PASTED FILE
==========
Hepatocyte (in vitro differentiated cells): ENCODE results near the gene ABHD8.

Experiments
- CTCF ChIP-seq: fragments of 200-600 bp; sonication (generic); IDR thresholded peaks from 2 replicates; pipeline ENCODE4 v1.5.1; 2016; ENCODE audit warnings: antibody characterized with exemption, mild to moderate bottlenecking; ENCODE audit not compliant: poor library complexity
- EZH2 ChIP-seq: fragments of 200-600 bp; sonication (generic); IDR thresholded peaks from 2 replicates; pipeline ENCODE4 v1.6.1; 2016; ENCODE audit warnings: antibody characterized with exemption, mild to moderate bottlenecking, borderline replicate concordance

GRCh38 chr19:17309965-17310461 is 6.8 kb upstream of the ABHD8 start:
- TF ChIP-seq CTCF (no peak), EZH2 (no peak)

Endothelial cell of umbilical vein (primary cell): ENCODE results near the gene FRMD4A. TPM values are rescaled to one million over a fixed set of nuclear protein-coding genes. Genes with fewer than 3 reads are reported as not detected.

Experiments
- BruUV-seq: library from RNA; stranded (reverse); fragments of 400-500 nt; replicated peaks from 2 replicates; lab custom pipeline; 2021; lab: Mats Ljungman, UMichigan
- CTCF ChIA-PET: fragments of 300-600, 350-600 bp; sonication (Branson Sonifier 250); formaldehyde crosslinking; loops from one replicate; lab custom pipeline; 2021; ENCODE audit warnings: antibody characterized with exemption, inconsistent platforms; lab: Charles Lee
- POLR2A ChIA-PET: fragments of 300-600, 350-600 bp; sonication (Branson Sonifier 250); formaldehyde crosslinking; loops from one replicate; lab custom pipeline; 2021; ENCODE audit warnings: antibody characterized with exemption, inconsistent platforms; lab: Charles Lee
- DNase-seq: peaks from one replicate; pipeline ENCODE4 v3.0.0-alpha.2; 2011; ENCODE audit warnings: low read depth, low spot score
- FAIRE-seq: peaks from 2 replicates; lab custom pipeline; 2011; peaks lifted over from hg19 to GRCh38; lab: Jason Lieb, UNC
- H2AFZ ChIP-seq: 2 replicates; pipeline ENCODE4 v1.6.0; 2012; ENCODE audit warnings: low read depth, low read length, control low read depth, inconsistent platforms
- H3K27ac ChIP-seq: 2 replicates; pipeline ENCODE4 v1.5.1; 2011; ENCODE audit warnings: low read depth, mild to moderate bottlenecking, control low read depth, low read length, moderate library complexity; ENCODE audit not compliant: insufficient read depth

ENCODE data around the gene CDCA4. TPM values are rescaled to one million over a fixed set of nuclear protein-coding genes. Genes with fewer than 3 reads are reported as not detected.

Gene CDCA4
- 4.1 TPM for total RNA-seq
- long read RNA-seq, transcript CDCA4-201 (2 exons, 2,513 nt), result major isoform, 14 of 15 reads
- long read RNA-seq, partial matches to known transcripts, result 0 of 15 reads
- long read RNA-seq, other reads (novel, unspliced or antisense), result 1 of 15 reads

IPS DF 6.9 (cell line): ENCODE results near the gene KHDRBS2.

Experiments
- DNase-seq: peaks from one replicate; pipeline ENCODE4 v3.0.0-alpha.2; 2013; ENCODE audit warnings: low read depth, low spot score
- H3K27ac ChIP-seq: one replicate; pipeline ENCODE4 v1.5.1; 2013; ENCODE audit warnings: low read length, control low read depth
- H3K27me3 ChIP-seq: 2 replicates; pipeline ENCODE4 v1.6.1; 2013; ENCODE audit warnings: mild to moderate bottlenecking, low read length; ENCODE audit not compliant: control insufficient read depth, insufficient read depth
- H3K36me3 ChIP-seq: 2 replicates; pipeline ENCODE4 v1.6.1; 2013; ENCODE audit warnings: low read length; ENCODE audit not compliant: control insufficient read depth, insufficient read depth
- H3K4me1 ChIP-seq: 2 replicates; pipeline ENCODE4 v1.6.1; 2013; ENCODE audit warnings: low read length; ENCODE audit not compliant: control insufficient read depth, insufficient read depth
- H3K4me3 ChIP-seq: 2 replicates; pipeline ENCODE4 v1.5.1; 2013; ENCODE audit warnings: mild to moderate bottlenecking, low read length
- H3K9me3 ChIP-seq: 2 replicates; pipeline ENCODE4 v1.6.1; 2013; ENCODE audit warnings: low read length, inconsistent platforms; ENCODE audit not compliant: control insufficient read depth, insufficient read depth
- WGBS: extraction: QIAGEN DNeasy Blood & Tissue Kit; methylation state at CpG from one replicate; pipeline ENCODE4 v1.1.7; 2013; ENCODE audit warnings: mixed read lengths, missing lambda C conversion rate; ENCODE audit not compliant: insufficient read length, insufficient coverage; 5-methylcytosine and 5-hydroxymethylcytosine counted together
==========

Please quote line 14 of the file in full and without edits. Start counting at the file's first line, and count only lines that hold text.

- H2AFZ ChIP-seq: 2 replicates; pipeline ENCODE4 v1.6.0; 2012; ENCODE audit warnings: low read depth, low read length, control low read depth, inconsistent platforms